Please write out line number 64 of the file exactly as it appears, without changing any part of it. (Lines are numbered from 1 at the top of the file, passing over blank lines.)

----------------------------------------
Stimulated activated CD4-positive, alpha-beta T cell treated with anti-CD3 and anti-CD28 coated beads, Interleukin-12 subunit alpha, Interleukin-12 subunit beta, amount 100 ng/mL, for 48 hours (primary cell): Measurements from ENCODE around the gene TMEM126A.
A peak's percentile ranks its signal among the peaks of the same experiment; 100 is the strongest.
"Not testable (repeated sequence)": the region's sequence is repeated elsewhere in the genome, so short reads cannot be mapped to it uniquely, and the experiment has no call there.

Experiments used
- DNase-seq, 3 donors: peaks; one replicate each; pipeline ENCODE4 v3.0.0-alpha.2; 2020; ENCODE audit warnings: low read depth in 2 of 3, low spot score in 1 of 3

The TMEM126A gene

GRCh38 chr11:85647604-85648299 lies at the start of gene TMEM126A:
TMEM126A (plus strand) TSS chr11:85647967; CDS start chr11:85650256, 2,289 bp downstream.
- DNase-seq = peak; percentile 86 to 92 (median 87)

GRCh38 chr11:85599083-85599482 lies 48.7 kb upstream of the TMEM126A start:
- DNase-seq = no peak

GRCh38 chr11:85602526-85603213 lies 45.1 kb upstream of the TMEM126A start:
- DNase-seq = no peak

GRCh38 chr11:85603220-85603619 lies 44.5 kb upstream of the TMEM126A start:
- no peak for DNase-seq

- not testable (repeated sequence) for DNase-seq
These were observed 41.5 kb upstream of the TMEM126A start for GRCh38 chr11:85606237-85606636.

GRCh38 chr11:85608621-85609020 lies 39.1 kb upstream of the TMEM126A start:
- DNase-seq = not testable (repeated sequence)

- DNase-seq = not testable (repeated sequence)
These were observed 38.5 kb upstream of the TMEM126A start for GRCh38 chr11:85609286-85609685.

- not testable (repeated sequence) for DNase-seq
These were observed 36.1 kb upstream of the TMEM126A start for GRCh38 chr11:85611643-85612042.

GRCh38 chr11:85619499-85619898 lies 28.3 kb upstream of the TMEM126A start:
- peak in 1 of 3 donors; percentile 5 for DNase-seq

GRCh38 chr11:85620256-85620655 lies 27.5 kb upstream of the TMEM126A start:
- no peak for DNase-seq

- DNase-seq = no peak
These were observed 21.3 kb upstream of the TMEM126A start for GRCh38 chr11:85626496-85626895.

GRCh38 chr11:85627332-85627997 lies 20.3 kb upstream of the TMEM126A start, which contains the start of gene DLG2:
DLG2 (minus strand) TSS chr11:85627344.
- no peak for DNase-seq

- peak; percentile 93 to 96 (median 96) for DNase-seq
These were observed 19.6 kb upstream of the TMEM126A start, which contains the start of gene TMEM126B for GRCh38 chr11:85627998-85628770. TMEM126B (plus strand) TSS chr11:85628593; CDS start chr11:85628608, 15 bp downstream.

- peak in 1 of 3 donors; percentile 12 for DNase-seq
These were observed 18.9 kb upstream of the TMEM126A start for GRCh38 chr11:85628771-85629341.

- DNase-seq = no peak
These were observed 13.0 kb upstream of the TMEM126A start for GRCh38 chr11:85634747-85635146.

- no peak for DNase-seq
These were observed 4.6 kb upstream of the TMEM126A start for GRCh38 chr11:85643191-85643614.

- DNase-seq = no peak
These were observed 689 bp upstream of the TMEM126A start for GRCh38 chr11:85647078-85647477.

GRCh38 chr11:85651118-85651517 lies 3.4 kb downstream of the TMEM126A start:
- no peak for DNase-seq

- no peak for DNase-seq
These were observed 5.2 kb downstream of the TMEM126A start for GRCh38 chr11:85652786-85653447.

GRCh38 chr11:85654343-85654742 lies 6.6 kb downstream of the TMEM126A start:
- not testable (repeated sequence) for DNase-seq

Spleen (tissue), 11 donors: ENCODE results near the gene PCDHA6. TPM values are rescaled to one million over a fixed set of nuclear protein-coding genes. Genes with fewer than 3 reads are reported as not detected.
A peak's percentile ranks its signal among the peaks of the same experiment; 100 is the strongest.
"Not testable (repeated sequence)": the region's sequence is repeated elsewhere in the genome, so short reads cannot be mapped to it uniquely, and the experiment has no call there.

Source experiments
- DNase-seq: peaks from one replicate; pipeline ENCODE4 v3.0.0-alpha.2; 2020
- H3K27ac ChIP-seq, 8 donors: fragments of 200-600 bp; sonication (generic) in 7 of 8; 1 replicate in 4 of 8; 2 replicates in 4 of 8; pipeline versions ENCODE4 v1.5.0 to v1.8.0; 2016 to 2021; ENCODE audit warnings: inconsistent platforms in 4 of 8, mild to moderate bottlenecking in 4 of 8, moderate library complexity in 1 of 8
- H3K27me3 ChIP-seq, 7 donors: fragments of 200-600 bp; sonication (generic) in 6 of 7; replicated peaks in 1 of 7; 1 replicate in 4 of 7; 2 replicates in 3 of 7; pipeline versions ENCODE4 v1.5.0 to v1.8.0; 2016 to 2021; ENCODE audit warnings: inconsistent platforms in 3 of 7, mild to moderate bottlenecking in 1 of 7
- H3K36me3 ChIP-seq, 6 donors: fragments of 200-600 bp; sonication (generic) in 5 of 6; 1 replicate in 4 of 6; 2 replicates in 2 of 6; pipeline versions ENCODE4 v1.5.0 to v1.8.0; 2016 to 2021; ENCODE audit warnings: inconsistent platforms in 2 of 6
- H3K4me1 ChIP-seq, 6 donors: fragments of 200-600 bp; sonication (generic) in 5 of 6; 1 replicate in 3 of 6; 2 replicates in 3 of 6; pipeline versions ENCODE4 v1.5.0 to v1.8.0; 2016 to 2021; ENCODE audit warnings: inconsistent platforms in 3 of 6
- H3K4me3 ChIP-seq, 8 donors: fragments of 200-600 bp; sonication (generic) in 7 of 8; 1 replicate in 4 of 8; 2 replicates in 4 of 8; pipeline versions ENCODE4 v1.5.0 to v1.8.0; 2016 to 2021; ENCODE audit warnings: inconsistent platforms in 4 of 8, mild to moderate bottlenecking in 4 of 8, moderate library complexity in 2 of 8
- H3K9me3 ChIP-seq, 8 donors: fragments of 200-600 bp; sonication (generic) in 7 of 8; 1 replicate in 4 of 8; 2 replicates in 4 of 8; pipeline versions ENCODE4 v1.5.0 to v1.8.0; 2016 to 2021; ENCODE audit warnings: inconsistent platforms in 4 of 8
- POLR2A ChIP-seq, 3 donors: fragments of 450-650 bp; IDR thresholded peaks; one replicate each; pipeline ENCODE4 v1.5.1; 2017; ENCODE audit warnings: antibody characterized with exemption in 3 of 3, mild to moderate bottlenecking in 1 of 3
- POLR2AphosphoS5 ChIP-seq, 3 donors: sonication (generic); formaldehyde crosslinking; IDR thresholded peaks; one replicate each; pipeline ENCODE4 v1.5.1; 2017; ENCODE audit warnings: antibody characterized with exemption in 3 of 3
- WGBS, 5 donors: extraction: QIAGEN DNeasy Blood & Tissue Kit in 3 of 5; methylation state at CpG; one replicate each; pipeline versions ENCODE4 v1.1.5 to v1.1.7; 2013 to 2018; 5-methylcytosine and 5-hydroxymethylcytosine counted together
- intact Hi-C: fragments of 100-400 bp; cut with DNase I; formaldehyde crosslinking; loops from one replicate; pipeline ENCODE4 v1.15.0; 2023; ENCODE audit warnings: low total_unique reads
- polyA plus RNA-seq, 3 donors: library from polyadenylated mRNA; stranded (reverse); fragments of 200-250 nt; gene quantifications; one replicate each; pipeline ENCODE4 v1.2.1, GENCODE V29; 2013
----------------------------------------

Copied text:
- polyA plus RNA-seq, 3 donors: library from polyadenylated mRNA; stranded (reverse); fragments of 200-250 nt; gene quantifications; one replicate each; pipeline ENCODE4 v1.2.1, GENCODE V29; 2013